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Mel Brooks, Deluise, Marty Feldman, Silent Movie

Silent Movie (1976) Another film with Brooks, this time a totally silent film, which was quite a novelty.  DeLuise and Marty Feldman play the sidekicks to film director Brooks as he tries to peddle a script for a silent movie.  A success at the box office, it was fun at the time but I can’t see the lasting value.

 

The World’s Greatest Lover (1977) Another Gene Wilder film, this one didn’t deliver.  DeLuise plays a film studio head searching for the next Valentino.  Not a great film but another solid role for DeLuise.

The End (1978) DeLuise co-stars with Reynolds again in film directed by Reynolds.  DeLuise plays a mental patient, perfect casting, who assists Reynolds’ character in plotting his own suicide.

The Cheap Detective (1978)  DeLuise was part of an ensemble cast in a film Neil Simon wrote directly for the screen.

The Muppet Movie (1978)  The first of the Muppet films and one of the best. It was a huge hit. DeLuise’s part was a cameo, there were many A List stars.

Hot Stuff (1979) DeLuise’s first starring role in a film he directed.  He was at the height of his popularity and had the clout to direct his one and only film.

Fatso (1980) This time he co-starred with Ann Bancroft, who directed her one and only film.  He plays a large man who fears rejection by the woman he is attracted to so he attempts to diet, to win her heart.

Holy Moses (1980) A Dudley Moore film that probably looked better on paper, it was a low performing finished product with a minimum of actual laughs.  DeLuise was part of a large ensemble of performers trying to make the best of the material.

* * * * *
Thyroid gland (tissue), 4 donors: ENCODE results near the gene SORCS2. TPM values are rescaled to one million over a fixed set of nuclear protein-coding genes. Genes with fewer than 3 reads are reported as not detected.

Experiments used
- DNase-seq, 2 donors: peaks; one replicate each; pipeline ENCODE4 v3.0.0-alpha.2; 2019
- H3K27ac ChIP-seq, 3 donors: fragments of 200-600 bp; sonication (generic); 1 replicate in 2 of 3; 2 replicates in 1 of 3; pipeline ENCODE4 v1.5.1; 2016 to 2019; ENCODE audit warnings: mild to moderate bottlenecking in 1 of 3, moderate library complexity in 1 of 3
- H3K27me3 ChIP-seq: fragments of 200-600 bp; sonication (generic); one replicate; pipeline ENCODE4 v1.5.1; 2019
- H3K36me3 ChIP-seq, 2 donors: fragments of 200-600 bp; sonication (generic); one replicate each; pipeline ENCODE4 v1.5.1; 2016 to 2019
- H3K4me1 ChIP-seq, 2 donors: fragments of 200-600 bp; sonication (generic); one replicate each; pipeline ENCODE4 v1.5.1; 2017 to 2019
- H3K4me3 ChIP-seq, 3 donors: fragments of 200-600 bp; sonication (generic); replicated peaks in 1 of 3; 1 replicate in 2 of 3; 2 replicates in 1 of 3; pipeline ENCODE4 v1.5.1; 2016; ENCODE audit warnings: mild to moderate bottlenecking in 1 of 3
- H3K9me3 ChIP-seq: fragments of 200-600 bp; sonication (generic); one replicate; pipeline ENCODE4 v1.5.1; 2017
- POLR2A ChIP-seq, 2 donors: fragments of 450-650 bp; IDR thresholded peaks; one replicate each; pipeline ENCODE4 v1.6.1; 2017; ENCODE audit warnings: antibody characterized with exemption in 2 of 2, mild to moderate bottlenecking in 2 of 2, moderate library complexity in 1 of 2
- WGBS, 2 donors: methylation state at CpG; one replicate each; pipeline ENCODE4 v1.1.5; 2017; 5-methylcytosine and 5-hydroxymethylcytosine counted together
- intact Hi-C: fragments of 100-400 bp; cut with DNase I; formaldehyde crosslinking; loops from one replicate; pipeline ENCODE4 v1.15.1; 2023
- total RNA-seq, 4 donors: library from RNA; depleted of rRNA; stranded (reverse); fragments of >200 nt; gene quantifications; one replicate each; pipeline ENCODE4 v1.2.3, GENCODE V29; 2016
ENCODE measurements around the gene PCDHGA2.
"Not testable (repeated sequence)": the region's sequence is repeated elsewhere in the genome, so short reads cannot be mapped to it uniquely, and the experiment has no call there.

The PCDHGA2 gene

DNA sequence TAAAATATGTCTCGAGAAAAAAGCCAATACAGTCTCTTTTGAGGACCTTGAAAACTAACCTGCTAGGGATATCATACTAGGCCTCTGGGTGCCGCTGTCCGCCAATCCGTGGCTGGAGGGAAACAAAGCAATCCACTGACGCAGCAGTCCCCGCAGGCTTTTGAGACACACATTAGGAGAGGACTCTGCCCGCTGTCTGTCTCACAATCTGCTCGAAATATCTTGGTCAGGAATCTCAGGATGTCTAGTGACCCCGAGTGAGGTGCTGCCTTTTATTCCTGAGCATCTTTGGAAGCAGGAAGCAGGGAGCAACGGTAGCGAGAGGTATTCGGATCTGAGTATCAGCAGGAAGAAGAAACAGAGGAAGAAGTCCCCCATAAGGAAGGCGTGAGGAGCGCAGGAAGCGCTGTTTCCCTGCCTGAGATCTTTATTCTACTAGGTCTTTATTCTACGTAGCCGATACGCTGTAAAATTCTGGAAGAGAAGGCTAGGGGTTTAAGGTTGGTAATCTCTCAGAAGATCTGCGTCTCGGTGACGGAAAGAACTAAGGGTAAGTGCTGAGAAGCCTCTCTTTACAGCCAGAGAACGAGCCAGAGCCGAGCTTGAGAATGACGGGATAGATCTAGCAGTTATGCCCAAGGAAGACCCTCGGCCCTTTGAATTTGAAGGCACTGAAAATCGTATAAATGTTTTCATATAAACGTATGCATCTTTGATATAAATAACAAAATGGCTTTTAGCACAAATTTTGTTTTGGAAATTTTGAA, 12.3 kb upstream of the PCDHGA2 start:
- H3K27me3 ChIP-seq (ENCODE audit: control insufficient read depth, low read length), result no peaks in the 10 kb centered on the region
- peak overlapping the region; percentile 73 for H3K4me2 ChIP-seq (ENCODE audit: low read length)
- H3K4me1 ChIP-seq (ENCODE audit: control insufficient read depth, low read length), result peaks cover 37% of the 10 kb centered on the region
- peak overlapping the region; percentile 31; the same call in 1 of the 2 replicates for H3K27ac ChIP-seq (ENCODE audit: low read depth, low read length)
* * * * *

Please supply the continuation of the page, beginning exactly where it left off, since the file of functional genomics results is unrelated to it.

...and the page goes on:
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Smokey and the Bandit II

Smokey and the Bandit II (1980)  Definitely not as original or funny as the first film, but it gave DeLuise a chance to work with Burt Reynolds again.  DeLuise plays a doctor who travels with Reynolds and pregnant elephant.  Hilarity does not really ensue but DeLuise makes the most of the part.

 

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History of the World, Part I

History of the World Part I (1981)  Working again with Mel Brooks, DeLuise plays the gluttonous Emperor Nero, making the most of his portly size in one of his best roles.  No, it is not in good taste, that’s the intent.

 

 

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No, not Shakespeare, The Cannonball Run.

The Cannonball Run (1981) Reunited with Reynolds, who surrounded himself with friends and oddball characters. This was not great art but it did inspire a sequel due to its success around the world.  DeLuise is Reynolds’ buddy and has an alias as Captain Chaos. Hollywood is so bankrupt of ideas, there is a reboot in the works. No kidding.

 

The Secret of NIMH (1982) An animated adventure fantasy film where DeLuise voices the part of Jeremy the Crow.  The film proved to be a great success and DeLuise enjoyed a second career as voice artist.

The Best Little Whorehouse in Texas (1982) The film adaption of the Broadway hit, DeLuise plays television personality Melvin P. Thorpe.  This was a big, lavish production with a featured role for DeLuise but didn’t hurt or advance his career.

 

And finally….